Sermon by Fr. Joshua Bell SSC, Sunday 13th June 2021
Readings: Ezekiel 17:22-24; 2 Corinthians 5:6-10; Mark 4:26-34
Every year, Father Adrian and I have prepared candidates for confirmation from St. Michael’s and Whitefriars schools. (For those of you who don’t know, St. Michael’s school, in South Lynn, is attached to All Saints, and we share Whitefriars with the Minster.) In 2019 we prepared five candidates, who were all confirmed in early July at a lovely Mass with Bishop Norman.
Under normal circumstances, the key stage two children come to church every half term for a school Mass, and those who have been confirmed receive the Sacrament.
All of this was disrupted by the pandemic, and after the last school mass in February 2020, Fr. Adrian and I didn’t celebrate the Mass for them again for fifteen months, until last month when I was allowed into St. Michael’s for a socially distanced mass, one class at a time; and we weren’t able to confirm anyone last year either.
So it was with trepidation that I sent out the forms inviting parents to sign their children up for confirmation. I suspected that with it having been two years since the last confirmation, and more than a year since a school Mass, interest would have dropped off and we wouldn’t get anyone.
So you can imagine my surprise when the schools told us that no fewer than eighteen children had been signed up for confirmation classes! They are having lots of fun learning more about the Faith, and next month Bishop Norman will come to All Saints to confirm them.
It goes to show, that when you plant a seed, you never know quite what will happen. And this is what Jesus talks about in our gospel reading.
In Christianity, great things come from small beginnings.
Abraham was a wandering Aramean, one man whom God chose and made the ancestor of a great nation.
Jesus’s first disciples included simple fishermen and once-greedy tax collectors – hardly the group of people you would normally choose to lead. And yet every Christian in the world today owes his or her faith to those disciples.
The kingdom of God is like the mustard seed: the smallest of all seeds which grows into the largest of shrubs.
Last year, gardening fever struck the nation as we all had nowhere to go but plenty of good weather. The number of gardeners in the country, I read on Thursday, is up by 10%, making thirty million of us. Leah and I joined in, and some of you may remember us telling you about the dozens and dozens of tomato plants we had sprouting!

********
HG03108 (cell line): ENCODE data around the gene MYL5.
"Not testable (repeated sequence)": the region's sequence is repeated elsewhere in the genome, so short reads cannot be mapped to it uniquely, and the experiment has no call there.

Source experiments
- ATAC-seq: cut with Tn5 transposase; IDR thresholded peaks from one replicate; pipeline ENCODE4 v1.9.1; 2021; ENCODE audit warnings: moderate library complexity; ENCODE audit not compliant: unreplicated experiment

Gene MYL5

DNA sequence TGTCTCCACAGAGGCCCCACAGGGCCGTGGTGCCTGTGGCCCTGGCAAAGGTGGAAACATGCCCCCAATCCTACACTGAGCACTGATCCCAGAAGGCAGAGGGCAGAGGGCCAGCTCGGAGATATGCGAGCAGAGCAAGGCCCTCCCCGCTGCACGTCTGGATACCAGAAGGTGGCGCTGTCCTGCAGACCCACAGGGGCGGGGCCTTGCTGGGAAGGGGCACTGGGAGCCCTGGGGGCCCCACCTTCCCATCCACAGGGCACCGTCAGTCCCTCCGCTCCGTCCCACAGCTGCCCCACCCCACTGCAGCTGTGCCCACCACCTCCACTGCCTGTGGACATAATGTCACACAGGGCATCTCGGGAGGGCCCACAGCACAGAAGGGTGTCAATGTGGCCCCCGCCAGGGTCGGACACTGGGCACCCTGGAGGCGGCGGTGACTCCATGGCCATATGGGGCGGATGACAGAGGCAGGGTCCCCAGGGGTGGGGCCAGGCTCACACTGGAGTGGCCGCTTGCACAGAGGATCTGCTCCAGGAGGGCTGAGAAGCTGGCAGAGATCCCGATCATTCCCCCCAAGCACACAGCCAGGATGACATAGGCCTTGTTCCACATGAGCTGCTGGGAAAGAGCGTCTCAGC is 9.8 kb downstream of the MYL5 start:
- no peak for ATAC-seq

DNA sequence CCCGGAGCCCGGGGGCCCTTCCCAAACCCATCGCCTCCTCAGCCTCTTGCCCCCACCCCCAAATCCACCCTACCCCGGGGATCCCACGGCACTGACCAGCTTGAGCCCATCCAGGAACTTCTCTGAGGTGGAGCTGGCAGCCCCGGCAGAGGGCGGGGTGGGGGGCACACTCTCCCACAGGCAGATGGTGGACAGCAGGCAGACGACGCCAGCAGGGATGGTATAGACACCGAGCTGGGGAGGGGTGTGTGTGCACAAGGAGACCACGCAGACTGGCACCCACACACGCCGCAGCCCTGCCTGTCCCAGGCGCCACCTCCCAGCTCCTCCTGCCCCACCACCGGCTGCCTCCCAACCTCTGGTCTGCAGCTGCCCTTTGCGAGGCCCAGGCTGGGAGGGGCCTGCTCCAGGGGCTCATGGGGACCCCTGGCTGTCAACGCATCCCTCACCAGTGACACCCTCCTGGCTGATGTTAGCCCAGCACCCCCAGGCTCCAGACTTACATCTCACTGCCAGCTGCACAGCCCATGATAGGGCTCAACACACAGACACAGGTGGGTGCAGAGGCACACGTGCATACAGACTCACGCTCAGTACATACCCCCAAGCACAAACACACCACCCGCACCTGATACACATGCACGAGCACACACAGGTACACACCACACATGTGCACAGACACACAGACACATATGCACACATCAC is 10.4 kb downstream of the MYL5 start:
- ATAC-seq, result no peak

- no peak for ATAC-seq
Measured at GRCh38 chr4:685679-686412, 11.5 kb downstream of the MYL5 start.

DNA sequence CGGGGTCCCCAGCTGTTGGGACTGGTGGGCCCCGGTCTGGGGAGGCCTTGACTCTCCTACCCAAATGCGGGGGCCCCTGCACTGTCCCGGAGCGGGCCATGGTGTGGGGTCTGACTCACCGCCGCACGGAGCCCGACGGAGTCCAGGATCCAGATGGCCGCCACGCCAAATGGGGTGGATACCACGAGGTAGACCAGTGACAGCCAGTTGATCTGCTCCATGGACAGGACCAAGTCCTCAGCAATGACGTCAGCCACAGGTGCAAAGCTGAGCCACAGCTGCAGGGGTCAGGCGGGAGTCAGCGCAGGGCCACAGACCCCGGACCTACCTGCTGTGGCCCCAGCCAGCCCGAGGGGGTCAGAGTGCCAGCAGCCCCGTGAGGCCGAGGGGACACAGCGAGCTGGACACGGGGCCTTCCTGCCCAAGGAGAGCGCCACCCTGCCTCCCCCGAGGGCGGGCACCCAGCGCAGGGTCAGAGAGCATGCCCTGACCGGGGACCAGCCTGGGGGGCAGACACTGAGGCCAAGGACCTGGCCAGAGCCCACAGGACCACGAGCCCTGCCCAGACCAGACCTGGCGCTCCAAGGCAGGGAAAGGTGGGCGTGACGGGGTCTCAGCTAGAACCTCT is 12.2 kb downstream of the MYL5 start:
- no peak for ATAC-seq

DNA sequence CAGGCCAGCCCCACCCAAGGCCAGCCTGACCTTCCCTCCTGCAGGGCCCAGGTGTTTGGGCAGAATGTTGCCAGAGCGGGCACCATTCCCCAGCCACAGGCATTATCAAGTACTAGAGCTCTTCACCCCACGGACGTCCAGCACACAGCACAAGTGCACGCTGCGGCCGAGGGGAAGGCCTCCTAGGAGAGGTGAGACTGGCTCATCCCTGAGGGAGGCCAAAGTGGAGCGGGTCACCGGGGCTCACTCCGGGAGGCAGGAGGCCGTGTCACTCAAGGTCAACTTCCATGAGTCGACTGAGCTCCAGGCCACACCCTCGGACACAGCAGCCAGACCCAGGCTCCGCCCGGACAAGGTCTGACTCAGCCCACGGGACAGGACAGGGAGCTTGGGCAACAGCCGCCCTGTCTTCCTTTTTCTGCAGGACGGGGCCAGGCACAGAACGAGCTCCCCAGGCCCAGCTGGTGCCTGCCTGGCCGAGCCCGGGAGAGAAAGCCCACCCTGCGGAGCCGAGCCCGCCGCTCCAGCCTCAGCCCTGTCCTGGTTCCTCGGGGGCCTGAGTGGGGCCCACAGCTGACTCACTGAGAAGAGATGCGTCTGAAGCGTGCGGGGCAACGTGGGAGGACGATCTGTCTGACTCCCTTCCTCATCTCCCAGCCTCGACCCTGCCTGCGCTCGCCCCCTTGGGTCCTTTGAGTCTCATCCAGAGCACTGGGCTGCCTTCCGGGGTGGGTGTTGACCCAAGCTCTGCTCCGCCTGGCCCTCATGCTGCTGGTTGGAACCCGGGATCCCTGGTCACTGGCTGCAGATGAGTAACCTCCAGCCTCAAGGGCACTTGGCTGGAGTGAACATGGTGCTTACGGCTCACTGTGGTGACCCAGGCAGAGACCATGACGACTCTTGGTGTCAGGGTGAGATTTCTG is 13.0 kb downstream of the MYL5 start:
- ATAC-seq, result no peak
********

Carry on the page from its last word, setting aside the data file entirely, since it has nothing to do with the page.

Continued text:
Well, as those things grew, we had to be patient, to wait for those first flowers that would signal the arrival of those lovely tomatoes. Sometimes this was harder to do, and I’d get frustrated when all there was just more flowers, and no fruit.
But, of course, in due time the fruit sprouted, and we were able to eat those tomatoes! We just had to wait.
That’s true for each of us, too. Yesterday we had a triple baptism at St. Peter’s: a thirteen year-old, a four year-old, and a baby. The teenager especially had lots of good, deep questions for Fr. Adrian!
At baptism, a seed is sown in the heart of the person who is baptised. With time, and with the right environment, that seed can germinate and start to grow. We might not see the growth straight away, but we can’t force it. All we can do is make sure that the soil for the seed is good soil. In the parable of the sower, Jesus warned of the seed that fell on rocks, that couldn’t put down roots, and the seed that fell among thorns, which choked it as soon as it grew. So when we receive that seed of faith, whether recently or many years ago, we can ask God to nurture that seed; and we can do our part to nurture it, too – by prayer, by reading the Bible, and by coming to Church, week by week, to be in the presence of God with other Christians.
And doing this can help to nurture the seed in others, too. Perhaps you have family members who have been christened – why not help that seed to grow, by inviting them to come back to church? You never know what size of a tree can be grown from that very tiny seed.